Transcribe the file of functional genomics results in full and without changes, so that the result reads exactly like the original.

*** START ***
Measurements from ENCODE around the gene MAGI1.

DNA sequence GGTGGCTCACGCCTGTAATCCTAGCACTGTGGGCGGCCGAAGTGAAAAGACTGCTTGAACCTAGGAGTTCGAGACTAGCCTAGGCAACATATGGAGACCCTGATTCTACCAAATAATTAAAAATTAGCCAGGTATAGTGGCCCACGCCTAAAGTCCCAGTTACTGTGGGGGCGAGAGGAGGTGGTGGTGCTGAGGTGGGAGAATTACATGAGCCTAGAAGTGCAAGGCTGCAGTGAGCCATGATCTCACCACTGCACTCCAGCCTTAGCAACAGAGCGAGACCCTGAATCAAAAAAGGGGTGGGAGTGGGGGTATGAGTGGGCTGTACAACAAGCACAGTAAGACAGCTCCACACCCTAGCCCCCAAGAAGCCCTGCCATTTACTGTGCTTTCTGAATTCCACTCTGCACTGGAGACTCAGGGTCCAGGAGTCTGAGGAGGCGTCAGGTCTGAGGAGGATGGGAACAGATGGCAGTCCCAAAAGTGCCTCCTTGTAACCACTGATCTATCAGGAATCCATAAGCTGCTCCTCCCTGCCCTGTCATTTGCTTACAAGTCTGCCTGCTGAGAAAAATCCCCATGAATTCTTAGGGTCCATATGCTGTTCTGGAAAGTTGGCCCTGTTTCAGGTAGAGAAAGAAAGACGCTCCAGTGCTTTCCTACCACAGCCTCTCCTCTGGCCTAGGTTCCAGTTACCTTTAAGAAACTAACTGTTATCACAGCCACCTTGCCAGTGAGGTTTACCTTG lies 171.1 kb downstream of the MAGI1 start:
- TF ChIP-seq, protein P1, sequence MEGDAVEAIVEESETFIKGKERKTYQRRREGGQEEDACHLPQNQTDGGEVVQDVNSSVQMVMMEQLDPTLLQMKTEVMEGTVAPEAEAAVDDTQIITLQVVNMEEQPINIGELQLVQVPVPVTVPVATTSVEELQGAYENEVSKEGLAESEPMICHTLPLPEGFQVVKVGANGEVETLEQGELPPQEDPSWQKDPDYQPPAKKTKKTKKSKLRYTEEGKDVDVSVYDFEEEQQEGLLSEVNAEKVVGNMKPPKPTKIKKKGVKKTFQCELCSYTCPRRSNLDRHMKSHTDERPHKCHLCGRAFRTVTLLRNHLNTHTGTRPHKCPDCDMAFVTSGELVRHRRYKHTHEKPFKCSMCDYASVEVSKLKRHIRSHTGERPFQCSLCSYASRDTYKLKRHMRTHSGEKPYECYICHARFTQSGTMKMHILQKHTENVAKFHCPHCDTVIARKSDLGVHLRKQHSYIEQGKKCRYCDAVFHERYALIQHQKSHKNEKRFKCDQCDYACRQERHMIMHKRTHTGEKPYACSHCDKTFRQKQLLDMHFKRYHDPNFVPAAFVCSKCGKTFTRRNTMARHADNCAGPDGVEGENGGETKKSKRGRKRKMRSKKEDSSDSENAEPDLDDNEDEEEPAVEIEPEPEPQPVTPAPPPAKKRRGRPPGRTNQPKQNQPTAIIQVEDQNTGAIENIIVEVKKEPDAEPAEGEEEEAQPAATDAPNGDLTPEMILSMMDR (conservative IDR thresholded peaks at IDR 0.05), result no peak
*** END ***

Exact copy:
Measurements from ENCODE around the gene MAGI1.

DNA sequence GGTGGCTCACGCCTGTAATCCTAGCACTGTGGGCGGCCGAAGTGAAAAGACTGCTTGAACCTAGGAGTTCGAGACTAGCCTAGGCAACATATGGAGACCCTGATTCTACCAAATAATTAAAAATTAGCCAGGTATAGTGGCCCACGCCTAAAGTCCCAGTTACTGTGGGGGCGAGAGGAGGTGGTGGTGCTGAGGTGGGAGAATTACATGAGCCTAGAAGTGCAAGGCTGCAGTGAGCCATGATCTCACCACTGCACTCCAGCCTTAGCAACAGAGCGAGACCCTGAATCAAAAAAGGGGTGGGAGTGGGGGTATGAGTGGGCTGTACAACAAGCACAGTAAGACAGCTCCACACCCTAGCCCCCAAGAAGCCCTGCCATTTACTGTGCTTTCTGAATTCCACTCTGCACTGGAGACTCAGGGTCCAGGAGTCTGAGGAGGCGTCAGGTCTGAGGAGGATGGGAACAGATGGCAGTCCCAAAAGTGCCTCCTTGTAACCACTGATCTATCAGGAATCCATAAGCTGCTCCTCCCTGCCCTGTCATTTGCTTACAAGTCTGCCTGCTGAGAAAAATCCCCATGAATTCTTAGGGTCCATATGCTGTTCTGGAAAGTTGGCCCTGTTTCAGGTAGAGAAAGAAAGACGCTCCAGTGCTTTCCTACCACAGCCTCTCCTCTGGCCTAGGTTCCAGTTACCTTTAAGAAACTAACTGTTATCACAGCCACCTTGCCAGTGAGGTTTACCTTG lies 171.1 kb downstream of the MAGI1 start:
- TF ChIP-seq, protein P1, sequence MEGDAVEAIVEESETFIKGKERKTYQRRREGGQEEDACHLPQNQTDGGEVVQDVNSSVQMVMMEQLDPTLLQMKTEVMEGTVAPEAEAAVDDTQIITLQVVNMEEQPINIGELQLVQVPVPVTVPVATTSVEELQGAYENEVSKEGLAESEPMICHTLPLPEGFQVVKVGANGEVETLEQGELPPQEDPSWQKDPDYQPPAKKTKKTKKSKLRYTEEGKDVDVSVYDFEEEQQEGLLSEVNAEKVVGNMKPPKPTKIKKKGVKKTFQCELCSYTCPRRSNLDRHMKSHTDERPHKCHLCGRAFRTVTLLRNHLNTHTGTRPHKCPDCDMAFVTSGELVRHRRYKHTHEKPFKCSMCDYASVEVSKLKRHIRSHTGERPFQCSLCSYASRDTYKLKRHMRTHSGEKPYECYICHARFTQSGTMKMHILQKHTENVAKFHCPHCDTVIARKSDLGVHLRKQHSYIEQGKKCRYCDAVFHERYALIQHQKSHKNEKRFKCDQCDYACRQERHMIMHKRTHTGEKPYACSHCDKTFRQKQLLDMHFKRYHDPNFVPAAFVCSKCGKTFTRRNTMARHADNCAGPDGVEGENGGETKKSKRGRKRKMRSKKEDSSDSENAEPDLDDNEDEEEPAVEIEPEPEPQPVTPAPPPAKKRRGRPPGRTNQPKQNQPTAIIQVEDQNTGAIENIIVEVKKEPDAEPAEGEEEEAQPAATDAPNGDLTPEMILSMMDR (conservative IDR thresholded peaks at IDR 0.05), result no peak